2.3. Assessment of Collagenase Activity

Collagenase activity was determined using spectroscopic method that measures collagenase cleavage of synthetic substrate Pz-PLGPR (p-phenylazobenzyloxycarbonyl-L-prolyl-L-leucyl-glycyl-L-prolyl-D-arginine) [6] . The assay was performed in 100 mM Tris buffer (pH 7.1). After 15 minutes of enzymatic reaction, yellow tripeptide fragment of Pz substrate was extracted into the ethyl acetate and absorbance was measured at 320 nm. Collagenase activity was defined as amount of degraded substrate micromoles by one gram of enzyme in one minute at 25˚C and expressed as PZS/g.

2.4. Western Blot

Western blot analysis [7] was performed on samples of lyophilized collagenase dissolved in Hank’s balanced salt solution (HBSS) (Sigma-Aldrich, USA) in concentration range 68 - 1360 µg of total protein per well. Protein concentration was measured by BCA Protein Assay Kit (Thermo Fisher Scientific, USA). Samples were mixed with 4 × Laemmli loading buffer containing 8% SDS, 40% glycerol, 0.02% bromophenol blue, 250 mM Tris, and 20% 2-mercaptoethanol (all from Sigma-Aldrich), pH 6.8, heated at 95˚C for 3 min, and run on a 10% polyacrylamide gel and transferred to PVDF membranes (Merck) using a Pierce G2 electroblotter (Thermo Fisher Scientific). The membranes were blocked with 3% BSA (Sigma-Aldrich).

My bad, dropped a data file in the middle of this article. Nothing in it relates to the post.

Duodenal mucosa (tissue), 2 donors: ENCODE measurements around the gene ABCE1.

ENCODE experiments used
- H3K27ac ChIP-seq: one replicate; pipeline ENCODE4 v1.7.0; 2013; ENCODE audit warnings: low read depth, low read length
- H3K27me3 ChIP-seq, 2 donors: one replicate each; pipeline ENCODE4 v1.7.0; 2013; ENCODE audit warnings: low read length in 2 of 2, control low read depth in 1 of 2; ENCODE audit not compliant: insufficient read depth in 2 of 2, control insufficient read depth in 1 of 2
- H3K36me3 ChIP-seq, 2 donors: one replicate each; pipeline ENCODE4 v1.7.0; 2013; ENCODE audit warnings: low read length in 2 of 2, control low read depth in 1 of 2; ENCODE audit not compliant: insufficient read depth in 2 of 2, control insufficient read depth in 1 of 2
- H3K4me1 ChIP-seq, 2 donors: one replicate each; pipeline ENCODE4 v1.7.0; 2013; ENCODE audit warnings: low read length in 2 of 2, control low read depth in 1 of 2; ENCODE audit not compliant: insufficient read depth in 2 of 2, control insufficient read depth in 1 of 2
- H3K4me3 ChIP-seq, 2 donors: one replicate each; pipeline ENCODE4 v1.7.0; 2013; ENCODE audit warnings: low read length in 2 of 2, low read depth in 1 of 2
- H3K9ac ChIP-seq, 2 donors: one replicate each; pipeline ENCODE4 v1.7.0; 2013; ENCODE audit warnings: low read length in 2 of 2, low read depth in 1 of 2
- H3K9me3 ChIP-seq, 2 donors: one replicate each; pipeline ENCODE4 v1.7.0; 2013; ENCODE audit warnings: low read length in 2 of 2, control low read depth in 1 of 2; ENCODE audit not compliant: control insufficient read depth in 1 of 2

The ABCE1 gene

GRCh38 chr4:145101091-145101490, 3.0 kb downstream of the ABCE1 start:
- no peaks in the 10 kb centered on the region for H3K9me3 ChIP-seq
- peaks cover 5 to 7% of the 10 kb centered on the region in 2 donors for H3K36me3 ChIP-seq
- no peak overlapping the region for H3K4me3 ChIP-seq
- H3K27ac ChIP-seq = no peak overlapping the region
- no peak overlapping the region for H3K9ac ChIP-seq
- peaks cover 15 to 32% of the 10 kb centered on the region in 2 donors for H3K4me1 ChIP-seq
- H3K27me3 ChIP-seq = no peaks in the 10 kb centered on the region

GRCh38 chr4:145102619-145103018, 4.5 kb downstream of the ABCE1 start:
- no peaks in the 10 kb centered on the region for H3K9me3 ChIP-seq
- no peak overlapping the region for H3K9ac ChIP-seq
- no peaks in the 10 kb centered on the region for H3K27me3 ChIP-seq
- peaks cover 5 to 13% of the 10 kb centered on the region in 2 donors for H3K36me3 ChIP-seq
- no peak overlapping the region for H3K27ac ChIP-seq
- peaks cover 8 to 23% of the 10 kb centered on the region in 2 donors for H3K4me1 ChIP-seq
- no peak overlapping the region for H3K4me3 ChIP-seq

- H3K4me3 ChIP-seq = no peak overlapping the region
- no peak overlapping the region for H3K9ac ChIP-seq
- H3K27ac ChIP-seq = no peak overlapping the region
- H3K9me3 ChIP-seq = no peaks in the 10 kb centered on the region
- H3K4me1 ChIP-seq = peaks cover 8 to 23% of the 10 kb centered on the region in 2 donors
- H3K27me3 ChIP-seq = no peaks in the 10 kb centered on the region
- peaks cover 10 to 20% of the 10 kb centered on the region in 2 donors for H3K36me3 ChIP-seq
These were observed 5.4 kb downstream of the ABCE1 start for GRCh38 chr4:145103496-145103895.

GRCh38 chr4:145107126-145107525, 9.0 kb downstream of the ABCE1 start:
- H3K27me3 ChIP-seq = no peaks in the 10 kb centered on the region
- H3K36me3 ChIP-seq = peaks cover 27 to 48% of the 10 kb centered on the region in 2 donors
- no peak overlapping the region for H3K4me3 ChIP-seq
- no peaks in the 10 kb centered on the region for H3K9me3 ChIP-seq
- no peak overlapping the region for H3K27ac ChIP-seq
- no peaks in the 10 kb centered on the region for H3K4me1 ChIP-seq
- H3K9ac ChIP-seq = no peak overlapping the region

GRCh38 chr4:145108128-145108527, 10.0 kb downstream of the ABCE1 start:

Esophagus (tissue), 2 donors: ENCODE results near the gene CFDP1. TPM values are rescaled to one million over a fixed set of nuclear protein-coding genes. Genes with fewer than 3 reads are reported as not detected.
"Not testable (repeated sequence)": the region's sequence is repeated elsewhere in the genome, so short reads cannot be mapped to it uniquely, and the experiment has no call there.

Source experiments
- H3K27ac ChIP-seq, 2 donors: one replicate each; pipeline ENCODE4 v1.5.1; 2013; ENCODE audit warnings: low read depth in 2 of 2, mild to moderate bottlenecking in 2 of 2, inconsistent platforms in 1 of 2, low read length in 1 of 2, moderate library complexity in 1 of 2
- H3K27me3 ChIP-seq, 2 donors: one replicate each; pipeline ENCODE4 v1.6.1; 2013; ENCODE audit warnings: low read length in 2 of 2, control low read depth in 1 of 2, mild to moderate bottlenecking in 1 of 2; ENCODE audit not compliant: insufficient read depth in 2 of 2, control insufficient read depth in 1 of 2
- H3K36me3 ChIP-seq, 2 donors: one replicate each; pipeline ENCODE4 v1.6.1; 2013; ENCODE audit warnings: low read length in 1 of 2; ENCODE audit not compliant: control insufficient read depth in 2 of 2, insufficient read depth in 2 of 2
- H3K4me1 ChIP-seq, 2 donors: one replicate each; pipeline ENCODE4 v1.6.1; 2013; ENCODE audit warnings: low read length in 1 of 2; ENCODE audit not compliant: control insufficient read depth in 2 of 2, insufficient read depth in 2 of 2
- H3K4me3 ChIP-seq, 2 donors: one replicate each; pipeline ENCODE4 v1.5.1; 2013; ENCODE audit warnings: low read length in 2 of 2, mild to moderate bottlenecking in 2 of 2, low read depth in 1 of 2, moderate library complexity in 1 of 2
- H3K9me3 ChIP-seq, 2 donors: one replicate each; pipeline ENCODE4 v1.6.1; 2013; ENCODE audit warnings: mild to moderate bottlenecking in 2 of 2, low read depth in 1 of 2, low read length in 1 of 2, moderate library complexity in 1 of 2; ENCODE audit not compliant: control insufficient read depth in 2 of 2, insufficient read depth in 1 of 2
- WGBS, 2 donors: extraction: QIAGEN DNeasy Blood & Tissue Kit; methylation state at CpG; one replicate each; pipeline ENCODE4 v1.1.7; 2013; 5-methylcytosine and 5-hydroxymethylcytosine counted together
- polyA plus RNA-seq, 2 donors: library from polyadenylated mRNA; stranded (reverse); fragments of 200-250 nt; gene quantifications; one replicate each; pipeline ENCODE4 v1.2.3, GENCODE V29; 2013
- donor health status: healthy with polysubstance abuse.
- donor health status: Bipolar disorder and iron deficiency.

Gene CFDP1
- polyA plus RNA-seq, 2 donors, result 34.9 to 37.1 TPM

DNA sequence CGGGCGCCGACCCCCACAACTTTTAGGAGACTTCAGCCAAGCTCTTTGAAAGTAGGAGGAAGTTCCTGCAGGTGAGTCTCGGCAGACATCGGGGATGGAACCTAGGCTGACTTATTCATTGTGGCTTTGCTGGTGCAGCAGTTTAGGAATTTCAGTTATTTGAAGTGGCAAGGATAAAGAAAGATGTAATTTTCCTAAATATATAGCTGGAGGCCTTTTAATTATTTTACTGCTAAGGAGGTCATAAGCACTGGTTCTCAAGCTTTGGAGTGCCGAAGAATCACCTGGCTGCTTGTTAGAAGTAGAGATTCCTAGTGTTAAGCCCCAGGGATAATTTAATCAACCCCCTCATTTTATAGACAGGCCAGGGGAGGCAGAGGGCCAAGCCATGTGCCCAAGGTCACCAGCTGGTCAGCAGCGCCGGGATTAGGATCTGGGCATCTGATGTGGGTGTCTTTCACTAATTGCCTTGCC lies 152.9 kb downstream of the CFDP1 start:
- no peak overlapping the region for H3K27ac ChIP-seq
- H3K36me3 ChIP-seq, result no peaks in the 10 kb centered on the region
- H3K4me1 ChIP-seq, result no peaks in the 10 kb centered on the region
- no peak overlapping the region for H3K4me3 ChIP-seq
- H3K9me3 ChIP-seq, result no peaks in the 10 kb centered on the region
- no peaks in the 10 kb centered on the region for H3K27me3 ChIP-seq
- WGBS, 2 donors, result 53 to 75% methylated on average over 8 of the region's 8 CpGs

Primary antibody rabbit anti-collagenase (Abcam, UK) for detecting collagenase (1:1000 dilution) and secondary antibody goat anti-rabbit IgG-HRP (Merck Millipore) (1:10,000 dilution) were used. Chemiluminescent Super Signal West Dura Extended Duration Substrate (Thermo Fisher Scientific) was used for detection. The signals were acquired using a G:BOX Chemi XR5 (Syngene, UK).

2.5. Pancreatic Islet Isolation and Quality Testing

All experimental protocols were approved by Experimental Animals Welfare Committee of the Institute for Clinical and Experimental Medicine and the Ministry of Health of the Czech Republic in accordance with the European Communities Council Directive 86/609/EEC.

Wistar rats were used as pancreatic islets donors. All surgical procedures were performed in a general anesthesia by intramuscular application of Dexmedetomidine 0.25 - 0.5 mg/kg and Ketamine 50 mg/kg b.w. The pancreas was perfused with 15 ml of collagenase solution: Collagenase (Sigma-Aldrich) or novel collagenases (MB pharma, Czech Republic) and digestion was carried out at 37˚C. Pancreatic islets were separated from exocrine tissue by centrifugation in a discontinuous Ficoll gradient. Isolated islets were then cultured in CMRL-1066 medium (PAN-Biotech GmbH, Germany) supplemented with 10% FBS, 5% HEPES, 1% Glutamax and 1% penicilin-streptomycin solution (all reagents from Sigma-Aldrich), in a humidified incubator at 37˚C and a 5% CO2 atmosphere.